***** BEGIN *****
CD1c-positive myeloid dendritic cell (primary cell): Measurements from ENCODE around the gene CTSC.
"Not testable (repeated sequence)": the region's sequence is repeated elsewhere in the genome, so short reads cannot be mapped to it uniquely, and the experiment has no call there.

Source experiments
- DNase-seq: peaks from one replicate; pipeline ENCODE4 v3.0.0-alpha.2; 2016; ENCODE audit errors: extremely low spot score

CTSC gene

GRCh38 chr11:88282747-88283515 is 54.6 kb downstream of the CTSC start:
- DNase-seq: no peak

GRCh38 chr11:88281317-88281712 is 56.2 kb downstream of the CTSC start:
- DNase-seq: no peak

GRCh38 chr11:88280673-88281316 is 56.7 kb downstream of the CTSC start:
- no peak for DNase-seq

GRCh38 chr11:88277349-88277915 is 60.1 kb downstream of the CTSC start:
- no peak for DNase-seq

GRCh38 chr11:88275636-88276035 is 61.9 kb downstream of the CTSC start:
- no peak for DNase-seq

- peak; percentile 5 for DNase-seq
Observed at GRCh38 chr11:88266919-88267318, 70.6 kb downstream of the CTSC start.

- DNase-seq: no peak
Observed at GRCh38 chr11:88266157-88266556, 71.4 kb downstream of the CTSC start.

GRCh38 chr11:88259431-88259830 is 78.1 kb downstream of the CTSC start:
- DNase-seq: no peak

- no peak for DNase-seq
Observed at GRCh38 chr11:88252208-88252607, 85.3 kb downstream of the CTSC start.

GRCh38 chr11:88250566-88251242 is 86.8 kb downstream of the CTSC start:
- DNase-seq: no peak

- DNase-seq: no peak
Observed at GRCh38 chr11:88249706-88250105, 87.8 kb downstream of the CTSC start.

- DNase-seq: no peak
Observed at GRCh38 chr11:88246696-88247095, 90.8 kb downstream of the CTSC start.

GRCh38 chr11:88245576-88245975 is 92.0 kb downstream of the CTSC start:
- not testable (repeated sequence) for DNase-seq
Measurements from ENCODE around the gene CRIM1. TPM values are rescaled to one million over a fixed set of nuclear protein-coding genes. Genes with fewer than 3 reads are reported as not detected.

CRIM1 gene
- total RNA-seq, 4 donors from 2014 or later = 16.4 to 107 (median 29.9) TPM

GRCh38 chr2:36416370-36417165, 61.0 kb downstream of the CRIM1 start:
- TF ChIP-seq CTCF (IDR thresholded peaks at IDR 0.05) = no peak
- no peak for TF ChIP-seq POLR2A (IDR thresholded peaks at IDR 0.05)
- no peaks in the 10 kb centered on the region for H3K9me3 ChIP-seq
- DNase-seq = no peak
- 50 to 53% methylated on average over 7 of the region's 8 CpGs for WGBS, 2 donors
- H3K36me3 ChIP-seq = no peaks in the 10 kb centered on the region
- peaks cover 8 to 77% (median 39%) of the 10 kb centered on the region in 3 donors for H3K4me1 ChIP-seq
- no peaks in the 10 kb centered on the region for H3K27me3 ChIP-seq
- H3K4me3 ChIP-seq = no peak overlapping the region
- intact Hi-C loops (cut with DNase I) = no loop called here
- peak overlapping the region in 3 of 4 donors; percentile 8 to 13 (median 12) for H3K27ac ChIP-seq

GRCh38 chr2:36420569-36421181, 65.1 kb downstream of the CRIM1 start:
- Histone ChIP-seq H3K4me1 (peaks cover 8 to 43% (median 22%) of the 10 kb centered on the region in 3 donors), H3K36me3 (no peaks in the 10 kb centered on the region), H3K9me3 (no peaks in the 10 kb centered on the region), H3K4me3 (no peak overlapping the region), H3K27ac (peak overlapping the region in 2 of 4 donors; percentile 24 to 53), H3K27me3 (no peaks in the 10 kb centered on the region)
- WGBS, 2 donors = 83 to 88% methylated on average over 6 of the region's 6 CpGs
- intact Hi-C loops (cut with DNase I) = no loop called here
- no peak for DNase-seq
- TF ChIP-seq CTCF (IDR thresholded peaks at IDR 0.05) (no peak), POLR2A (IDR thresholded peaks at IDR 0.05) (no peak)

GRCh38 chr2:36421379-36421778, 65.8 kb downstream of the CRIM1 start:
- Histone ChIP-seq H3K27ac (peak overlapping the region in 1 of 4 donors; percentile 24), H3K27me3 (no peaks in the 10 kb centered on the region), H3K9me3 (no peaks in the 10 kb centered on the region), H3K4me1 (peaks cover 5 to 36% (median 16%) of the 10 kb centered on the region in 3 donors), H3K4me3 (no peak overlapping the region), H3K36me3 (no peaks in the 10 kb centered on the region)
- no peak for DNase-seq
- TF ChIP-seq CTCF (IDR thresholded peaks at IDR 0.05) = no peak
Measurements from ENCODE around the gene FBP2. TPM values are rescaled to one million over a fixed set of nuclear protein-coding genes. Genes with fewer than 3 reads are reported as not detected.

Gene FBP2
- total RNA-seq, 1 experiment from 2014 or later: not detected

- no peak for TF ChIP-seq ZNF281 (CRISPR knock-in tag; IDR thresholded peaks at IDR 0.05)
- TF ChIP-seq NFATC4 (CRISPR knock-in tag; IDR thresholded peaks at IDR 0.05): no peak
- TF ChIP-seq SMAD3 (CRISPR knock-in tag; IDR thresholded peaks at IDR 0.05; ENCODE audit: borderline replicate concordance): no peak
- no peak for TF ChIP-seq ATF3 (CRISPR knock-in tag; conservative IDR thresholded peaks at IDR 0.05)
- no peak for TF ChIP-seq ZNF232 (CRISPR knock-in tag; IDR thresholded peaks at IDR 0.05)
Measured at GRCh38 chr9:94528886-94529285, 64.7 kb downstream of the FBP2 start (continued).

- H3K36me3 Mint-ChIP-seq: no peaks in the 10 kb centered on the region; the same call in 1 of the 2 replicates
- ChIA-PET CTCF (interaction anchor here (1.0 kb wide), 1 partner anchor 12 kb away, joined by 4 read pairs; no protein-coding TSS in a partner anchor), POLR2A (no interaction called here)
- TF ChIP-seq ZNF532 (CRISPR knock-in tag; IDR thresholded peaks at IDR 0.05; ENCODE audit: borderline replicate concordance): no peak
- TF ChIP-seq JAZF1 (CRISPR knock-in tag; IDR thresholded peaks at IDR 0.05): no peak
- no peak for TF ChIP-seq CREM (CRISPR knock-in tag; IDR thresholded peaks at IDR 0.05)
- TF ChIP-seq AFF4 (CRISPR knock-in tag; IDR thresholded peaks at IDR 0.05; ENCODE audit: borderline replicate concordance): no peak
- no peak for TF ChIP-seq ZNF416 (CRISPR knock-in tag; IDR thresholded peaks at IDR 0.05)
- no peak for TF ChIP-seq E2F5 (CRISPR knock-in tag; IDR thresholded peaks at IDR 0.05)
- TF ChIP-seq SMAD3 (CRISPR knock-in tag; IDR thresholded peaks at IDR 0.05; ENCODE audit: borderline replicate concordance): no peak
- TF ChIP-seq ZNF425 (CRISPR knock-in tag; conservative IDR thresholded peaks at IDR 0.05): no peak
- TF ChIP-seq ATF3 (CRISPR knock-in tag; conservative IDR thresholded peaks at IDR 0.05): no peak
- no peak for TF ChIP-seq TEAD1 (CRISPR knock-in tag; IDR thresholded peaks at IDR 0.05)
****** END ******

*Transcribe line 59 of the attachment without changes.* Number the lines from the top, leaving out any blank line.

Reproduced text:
- total RNA-seq, 1 experiment from 2014 or later: not detected